It should never be assumed that simply because someone is elderly, they are losing their faculties. Surgeon Mambet Mamakeev successfully performed operations into his 90s, and Steve Seaberg was a competent acrobat in his 80s. Ageism has no place in policy decisions, and no one should lose their right to drive based solely on their age. The fact of life, however, is that age takes a toll on the body. Most of us will see changes in our vision, hearing, and mobility as early as our 40s.
Statistics tell us that senior driving should be monitored. Seniors and people under 25 are most at risk for accidents, and drivers in their late 70s are injured in car accidents as often as drivers under 26. As we age, it is more difficult to recover from damage. We also become weaker and more vulnerable to injury. People over 85 are more likely to be injured or killed in a car accident.
This article is not meant to stigmatize elderly drivers. It is simply a discussion of the natural aging process and how that can sometimes affect vehicle operation.
Joints and muscles stiffen as we age. When our frame becomes less limber, quick movements become more difficult. You may be able to see and think quickly, but evasive action is impaired. Even when you register an oncoming threat in time, you may not be able to react. Moving too quickly can even cause a great deal of pain. Simply changing lanes can be difficult when you are moving slowly, and you could have difficulty braking.
As we age, we begin losing certain auditory frequencies and picking up others. Sound engineers will tell you that each age group has its own preferred EQ settings for music and movies. Even without direct hearing loss, these changes in hearing can affect your driving. High pitched car horns or low, rumbling engines can fall out of your auditory range, making hazard awareness more difficult.
Just like hearing, eyesight naturally weakens over time. The elderly are particularly susceptible to eye diseases such as cataracts and glaucoma. They sometimes have difficulty seeing during certain times of day. Some are sensitive to bright sunlight, while others suffer from “night blindness,” a difficulty adjusting to darker environments.
Clear vision is essential for driving. Even when you can see the general landscape well, you may have trouble with fine details. This could slow down your reaction time or cause you to miss signs and turns.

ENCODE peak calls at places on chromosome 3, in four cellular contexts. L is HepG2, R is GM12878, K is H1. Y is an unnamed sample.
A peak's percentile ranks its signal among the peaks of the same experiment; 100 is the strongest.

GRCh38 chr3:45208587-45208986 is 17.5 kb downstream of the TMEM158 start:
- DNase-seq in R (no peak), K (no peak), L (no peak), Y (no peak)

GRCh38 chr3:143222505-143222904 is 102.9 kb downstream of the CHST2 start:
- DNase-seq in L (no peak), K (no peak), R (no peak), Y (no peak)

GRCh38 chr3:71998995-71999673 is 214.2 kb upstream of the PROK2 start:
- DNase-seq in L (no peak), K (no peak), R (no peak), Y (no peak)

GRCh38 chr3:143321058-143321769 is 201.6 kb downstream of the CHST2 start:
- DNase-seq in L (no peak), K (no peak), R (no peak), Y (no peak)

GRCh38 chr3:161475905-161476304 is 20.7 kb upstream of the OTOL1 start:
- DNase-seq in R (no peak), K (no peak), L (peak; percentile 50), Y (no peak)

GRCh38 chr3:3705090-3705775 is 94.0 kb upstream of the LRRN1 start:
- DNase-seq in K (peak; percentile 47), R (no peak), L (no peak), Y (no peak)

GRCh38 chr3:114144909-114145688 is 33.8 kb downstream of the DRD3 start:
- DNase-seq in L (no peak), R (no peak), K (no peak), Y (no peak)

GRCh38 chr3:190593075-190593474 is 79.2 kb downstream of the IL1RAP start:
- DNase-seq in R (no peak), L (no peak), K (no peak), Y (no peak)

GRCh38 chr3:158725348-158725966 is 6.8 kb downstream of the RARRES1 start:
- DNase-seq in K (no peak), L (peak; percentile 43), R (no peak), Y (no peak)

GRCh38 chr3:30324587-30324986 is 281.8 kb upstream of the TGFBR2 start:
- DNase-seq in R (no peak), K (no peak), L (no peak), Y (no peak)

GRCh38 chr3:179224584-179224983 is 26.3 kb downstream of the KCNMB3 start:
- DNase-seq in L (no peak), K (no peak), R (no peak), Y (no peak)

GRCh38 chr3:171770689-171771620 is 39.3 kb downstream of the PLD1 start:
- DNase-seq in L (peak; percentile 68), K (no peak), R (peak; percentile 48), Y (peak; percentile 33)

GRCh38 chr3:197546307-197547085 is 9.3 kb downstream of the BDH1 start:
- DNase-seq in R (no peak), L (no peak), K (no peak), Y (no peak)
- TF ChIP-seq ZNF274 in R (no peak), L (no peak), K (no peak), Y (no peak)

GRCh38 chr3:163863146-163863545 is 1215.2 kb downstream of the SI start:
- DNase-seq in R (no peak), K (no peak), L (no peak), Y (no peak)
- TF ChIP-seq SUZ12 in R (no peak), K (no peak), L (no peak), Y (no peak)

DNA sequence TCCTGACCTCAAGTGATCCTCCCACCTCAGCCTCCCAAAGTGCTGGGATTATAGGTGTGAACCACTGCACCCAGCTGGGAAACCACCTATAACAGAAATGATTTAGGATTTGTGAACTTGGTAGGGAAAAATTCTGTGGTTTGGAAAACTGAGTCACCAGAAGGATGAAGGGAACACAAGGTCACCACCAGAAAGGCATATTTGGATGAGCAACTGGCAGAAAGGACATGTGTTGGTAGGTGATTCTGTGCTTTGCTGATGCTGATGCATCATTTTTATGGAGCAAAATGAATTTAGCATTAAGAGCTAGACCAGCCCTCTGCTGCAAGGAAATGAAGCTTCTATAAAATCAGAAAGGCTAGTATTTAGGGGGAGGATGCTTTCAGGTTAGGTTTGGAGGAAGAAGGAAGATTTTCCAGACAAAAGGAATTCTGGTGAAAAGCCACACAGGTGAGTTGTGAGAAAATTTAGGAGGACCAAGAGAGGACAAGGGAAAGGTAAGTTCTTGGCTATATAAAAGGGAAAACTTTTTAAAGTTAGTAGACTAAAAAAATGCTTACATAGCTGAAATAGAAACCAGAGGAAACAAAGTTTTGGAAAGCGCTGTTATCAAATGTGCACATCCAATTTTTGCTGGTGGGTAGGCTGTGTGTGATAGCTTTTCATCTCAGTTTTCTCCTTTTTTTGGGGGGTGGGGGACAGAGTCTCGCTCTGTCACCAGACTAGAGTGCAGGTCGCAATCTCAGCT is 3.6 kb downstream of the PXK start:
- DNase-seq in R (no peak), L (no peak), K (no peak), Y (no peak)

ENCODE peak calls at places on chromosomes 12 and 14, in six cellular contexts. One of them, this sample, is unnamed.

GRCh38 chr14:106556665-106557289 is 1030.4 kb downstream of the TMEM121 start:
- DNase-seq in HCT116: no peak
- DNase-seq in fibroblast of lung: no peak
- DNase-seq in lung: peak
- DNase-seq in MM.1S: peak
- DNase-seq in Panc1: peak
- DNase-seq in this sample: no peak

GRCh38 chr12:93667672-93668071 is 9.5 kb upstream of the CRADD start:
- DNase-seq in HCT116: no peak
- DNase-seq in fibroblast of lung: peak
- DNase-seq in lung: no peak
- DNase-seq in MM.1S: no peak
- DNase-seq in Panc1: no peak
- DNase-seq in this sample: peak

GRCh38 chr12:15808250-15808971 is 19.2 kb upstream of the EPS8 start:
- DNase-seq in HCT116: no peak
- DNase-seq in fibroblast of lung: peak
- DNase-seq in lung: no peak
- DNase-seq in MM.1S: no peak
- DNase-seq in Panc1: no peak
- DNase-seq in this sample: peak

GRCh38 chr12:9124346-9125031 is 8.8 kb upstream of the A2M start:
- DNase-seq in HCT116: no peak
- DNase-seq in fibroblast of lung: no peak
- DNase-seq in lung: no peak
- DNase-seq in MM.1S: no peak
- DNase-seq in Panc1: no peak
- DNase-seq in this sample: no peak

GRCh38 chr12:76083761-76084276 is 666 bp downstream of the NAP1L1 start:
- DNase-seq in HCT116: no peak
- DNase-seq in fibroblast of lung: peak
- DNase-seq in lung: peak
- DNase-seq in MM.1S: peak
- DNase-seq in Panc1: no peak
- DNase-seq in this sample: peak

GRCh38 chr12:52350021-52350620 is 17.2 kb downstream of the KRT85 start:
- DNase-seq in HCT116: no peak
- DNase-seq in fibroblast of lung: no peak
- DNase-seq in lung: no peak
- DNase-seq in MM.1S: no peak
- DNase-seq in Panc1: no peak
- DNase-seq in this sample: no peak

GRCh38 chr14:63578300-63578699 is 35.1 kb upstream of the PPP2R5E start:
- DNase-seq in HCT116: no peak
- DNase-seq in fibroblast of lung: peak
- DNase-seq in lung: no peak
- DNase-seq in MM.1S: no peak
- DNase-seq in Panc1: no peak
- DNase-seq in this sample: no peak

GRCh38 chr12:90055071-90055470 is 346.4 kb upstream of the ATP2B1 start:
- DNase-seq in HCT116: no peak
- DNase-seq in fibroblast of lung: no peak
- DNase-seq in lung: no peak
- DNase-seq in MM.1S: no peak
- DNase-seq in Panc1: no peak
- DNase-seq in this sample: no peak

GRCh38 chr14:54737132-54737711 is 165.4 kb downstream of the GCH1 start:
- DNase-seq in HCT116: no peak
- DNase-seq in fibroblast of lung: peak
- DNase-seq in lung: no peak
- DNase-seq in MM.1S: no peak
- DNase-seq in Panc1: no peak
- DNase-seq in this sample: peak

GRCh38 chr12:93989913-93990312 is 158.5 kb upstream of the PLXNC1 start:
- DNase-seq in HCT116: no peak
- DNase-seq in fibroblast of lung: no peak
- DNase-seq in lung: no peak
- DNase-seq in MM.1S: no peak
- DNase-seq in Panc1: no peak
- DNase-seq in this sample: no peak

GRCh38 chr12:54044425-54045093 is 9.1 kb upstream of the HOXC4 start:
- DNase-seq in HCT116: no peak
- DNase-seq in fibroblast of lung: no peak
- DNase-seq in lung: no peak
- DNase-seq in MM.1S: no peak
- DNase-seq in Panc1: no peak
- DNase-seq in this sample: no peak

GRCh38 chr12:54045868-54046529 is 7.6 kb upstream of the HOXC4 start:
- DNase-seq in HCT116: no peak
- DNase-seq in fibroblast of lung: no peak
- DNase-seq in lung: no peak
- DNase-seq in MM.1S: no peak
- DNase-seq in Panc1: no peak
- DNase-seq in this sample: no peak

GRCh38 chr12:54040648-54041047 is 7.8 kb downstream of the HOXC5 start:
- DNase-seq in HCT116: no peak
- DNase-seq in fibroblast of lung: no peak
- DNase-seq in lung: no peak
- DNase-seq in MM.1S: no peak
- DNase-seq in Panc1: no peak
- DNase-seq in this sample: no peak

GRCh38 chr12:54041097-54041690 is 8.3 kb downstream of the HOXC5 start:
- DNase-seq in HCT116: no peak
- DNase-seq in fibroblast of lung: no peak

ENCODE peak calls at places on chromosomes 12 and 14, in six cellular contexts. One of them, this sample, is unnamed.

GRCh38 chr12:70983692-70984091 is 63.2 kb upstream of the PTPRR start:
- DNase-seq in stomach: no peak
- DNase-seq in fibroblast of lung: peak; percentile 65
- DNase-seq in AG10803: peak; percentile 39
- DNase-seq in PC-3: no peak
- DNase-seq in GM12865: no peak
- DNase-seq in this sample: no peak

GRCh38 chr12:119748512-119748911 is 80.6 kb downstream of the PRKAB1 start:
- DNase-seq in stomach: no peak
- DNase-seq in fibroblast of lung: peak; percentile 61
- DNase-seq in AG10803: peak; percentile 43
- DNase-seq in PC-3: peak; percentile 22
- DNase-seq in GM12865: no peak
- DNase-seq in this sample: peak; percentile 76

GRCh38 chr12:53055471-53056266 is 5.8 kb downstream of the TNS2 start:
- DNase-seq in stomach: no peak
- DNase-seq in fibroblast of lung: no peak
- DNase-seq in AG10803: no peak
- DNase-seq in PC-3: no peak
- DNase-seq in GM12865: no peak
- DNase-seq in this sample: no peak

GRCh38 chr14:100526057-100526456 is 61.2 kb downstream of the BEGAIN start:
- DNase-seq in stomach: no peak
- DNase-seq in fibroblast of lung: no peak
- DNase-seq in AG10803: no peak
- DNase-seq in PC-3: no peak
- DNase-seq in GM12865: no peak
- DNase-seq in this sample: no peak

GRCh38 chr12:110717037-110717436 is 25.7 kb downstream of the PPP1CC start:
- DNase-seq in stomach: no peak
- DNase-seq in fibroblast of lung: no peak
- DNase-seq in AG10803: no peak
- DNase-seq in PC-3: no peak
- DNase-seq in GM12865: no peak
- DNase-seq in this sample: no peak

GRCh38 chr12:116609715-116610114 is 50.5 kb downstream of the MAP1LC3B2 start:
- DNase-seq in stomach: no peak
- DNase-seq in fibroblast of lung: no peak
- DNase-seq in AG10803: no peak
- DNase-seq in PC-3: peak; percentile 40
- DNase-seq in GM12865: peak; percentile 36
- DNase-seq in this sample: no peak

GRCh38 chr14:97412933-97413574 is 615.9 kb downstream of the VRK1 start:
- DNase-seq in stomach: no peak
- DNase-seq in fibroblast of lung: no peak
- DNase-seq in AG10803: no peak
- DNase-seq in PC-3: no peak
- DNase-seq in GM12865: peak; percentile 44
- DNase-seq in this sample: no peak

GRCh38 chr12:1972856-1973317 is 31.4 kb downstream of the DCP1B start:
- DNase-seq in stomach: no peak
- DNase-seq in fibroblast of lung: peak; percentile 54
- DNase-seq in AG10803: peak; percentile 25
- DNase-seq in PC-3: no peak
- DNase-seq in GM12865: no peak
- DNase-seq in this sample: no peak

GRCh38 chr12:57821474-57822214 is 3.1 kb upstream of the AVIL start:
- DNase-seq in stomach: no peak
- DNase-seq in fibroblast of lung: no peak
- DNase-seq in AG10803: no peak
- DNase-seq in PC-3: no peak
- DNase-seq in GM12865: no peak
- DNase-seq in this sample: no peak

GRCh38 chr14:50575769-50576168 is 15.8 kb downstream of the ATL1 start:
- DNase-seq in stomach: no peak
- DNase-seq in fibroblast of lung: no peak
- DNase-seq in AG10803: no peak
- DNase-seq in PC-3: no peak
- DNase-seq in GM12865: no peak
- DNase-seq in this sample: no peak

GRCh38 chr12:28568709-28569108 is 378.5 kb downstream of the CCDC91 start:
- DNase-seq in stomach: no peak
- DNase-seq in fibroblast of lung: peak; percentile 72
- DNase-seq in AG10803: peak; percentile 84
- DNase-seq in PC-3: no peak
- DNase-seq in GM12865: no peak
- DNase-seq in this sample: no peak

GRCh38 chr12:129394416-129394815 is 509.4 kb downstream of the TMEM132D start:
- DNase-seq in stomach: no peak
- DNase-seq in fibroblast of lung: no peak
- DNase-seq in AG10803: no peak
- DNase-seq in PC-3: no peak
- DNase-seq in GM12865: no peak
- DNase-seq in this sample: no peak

The facts on elder drivers are not all dreary. AAA is offering a driving course just for seniors called Roadwise Driver. You can take it online or in a physical classroom, and it will help keep you up to date on current driving standards.
This course helps seniors extend their safe-driving years. The class teaches skills to combat fatigued driving, distracted driving, road rage, and aggressive driving. It also provides training on the relationship between time and space and how it affects your driving. Trainings on how to avoid impaired driving are included, and they can help you find ways to stay comfortable while you drive.
It also teaches new driving techniques, presenting the most recent best practices. For example, many of us were taught to keep our hands at the “ten and two” position of the steering wheel. Today, drivers are taught to hold the wheel by the bottom, passing it from hand to hand.
The challenges of senior driving are covered in this course. It offers tips for handling reflex impediments and vision problems.
Car technology continues to advance. If you have upgraded to a new vehicle, you may be confused by these changes. This course will update you on the features of new cars. Rear cameras, adaptive cruise control, warnings, automatic stops, etc. will all be covered in the course.
The Pittman Firm, P.A. cares about the rights and safety of elder drivers. If you have been injured in a car accident, let us help. Our number is (850) 764-0383, and you can click here to contact us online.